Doctors Have Long Played Observer To Social Movements. But Are The Tides Shifting?
Health care workers have been turning out in droves to protest racial inequalities, saying they see the consequences of such a system every day with their patients. While previously, providers have been hesitant to join social movements, some of the younger professionals say it's part of their duty to do so. In other news on disparities: the pandemic's toll, voter registration, a spate of deaths that are being ruled as suicides and more.
Health Care Workers Say Protesting Racial Injustice Should Be Part Of The Job
Amid the dual crises of a global pandemic and a reckoning with systemic racial injustice, health workers and health educators are grappling with a momentous question that hovers between personal and professional: how much of an activist should a health care worker be? Doctors, epidemiologists, and nurses are increasingly abandoning their characteristic reticence in favor of direct advocacy. (Hailu, 6/16)
The Associated Press:
Poll: Black Americans Most Likely To Know A COVID-19 Victim
African Americans are disproportionately likely to say a family member or close friend has died of COVID-19 or respiratory illness since March, according to a series of surveys conducted since April that lays bare how black Americans have borne the brunt of the pandemic. Eleven percent of African Americans say they were close with someone who has died from the coronavirus, compared with 5% of Americans overall and 4% of white Americans. (Stafford and Fingerhut, 6/15)
SPLC Announces $30 Million To Help Register Southern Voters Of Color
The Southern Poverty Law Center says it will make $30 million in grants available to nonprofit groups in five Southern states to help register and mobilize voters of color. The campaign will go through this year's election, as well as the 2022 midterm elections. "The United States has a long history of denying voting rights to its citizens, especially black and brown people, returning citizens and young people," said SPLC president Margaret Huang. (Fessler, 6/15)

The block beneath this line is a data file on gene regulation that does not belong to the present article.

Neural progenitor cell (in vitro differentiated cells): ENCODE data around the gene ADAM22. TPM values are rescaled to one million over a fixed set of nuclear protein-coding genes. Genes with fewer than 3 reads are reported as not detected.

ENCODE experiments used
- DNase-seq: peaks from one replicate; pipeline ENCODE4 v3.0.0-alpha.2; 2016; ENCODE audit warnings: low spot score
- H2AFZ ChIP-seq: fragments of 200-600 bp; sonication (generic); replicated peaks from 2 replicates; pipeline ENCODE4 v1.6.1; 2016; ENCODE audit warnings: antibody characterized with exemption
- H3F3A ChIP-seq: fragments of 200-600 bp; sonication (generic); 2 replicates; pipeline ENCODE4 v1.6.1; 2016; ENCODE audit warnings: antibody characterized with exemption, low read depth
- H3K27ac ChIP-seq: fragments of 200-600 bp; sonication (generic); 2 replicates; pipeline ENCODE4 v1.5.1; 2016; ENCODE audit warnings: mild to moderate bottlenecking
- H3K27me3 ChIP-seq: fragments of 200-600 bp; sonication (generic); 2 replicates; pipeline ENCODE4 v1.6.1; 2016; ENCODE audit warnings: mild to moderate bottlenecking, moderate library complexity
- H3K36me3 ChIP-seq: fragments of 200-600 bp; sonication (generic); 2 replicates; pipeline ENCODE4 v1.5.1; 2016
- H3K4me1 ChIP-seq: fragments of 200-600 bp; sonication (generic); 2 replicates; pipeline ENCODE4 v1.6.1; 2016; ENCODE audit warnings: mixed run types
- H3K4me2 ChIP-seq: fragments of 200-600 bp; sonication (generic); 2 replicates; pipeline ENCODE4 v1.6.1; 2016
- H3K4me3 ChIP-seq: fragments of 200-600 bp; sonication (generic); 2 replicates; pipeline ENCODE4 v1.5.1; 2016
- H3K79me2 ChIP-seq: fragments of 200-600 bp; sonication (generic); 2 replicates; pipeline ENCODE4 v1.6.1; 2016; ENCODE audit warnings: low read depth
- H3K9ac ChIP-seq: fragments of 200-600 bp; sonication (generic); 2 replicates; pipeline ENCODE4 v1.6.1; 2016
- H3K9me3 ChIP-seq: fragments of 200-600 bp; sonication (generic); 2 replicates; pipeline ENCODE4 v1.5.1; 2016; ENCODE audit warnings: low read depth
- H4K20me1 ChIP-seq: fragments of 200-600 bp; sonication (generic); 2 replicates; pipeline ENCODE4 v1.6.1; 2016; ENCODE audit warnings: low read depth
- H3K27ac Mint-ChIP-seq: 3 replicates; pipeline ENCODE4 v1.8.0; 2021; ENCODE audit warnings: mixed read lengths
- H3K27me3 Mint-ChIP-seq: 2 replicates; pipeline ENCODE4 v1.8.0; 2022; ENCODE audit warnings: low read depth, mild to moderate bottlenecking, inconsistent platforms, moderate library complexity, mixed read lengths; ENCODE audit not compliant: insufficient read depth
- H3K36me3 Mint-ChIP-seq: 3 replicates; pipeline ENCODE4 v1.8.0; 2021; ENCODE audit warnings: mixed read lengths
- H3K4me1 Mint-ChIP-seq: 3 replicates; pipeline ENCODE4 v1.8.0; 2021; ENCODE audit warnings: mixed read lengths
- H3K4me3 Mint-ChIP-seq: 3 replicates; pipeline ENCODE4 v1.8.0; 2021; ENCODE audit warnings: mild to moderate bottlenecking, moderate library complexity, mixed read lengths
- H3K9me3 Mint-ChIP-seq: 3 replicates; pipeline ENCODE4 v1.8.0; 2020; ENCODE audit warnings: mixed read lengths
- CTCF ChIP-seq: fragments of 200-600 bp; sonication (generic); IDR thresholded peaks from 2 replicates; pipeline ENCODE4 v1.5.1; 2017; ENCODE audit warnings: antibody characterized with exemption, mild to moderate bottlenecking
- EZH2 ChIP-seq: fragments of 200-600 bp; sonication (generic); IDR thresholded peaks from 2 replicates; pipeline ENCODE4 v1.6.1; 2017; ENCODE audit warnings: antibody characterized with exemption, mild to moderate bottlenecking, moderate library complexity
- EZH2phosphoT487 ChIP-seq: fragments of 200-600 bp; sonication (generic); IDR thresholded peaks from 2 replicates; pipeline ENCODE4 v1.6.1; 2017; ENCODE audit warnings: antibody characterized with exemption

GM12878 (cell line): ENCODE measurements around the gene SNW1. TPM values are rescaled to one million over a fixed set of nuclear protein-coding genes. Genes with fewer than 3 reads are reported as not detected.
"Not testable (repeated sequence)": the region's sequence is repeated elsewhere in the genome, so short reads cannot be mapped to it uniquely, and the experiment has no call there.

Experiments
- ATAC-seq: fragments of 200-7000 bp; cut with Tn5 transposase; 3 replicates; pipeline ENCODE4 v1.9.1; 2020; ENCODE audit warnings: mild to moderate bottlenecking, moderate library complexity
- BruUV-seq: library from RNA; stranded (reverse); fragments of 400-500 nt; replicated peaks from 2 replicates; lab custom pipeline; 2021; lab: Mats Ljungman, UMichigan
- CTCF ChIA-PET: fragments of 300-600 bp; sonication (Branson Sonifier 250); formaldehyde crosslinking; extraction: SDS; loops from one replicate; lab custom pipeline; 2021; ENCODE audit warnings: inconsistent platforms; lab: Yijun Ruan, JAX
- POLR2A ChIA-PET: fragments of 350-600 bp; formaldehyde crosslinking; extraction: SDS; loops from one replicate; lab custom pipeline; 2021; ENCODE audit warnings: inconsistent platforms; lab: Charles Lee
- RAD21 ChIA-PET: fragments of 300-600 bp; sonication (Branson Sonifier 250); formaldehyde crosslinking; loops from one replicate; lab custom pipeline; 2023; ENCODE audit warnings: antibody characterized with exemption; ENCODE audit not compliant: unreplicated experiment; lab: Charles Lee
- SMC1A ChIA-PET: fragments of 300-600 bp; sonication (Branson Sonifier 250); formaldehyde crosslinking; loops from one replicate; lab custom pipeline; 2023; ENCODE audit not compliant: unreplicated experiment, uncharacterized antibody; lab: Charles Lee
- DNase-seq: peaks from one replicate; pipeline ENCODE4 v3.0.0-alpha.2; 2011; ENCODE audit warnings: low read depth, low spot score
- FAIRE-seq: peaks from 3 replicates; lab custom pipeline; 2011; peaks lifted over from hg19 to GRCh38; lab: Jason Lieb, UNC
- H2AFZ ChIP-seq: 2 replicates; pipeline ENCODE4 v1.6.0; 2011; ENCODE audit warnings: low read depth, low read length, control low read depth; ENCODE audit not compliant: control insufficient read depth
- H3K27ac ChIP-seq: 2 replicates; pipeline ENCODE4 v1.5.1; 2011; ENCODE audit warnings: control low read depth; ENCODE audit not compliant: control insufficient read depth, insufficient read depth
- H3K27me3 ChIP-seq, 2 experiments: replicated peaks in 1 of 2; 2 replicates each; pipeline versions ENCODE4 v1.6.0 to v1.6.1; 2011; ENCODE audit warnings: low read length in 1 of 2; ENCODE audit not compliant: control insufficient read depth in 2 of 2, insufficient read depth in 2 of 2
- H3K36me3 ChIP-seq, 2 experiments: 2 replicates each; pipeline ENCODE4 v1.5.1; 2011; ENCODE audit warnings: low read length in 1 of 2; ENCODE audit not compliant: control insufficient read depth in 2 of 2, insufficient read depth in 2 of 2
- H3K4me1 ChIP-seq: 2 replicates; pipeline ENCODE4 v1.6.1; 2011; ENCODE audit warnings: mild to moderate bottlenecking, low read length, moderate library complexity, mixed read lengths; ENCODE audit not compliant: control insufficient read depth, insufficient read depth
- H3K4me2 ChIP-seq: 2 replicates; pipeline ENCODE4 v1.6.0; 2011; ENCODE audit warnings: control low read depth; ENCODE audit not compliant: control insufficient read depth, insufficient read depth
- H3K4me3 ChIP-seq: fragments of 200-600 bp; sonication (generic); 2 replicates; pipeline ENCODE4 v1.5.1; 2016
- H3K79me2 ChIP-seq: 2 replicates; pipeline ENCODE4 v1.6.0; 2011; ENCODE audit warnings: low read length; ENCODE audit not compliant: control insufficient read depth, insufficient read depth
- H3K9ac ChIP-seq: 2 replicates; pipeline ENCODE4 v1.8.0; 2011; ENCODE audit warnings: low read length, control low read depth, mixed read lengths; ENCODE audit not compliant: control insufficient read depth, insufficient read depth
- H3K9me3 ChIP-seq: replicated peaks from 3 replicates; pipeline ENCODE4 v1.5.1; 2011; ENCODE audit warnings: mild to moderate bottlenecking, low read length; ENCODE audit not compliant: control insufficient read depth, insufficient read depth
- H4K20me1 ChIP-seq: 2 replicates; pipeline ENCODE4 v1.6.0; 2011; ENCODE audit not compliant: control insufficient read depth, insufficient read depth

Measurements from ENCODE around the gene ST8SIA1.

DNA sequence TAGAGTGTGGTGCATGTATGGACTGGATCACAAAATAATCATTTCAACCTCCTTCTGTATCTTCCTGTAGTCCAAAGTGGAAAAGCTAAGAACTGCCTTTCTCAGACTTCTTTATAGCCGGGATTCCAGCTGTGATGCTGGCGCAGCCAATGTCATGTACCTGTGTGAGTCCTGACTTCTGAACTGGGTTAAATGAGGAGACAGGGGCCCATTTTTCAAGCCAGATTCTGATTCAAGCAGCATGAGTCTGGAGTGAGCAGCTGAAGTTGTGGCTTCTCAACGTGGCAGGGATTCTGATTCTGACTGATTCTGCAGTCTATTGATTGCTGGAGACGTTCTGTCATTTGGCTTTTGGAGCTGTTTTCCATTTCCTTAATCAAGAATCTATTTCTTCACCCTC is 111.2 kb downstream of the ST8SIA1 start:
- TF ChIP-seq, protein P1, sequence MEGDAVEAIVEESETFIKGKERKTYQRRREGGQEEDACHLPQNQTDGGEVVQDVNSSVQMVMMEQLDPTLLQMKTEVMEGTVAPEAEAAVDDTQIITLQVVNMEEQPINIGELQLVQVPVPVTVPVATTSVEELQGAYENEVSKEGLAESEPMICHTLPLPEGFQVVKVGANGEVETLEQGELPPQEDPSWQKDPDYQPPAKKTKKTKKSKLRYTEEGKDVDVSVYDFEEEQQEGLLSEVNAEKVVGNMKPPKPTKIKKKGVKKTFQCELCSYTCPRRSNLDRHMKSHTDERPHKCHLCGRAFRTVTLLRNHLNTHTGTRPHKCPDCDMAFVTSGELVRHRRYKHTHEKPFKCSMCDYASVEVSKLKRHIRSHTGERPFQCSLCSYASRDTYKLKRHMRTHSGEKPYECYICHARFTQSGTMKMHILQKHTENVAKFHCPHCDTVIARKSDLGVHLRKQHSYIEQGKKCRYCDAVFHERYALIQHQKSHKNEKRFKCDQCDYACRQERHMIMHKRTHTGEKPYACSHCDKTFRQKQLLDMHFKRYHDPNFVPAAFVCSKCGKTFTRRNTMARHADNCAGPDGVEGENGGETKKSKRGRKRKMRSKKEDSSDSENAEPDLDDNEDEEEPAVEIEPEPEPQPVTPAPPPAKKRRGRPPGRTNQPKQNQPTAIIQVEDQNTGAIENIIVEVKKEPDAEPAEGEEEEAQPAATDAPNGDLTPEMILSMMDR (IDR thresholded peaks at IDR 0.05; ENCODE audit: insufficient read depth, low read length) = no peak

Los Angeles Times:
Attorney General, FBI To Monitor Inquiry Into Robert Fuller’s Hanging Death
Authorities said Monday that the cause of death of Robert Fuller, who was found hanging from a tree in Palmdale, has been deferred pending further investigation as the state attorney general sends investigators to assist in determining whether the young Black man died by suicide or was the victim of foul play. Sheriff’s homicide investigators plan to survey the area for surveillance video, conduct a forensic analysis of the rope used in the man’s death and research his medical history locally, as well as in Arizona and Nevada, where he had lived in the past, Capt. Kent Wegener said. (Money, Tchekmedyian and Chabria, 6/15)
GirlTrek Uses Black Women's History To Encourage Walking As A Healing Tradition
Before Philadelphia's stay-at-home order went into effect in March, Iresha Picot walked in parks and neighborhoods all over the city, often meeting up with black women of all ages. Even though she's been careful to follow social distancing guidelines, Picot says she's still able to connect with a community nearly 100,000 strong. (McCabe, 6/16)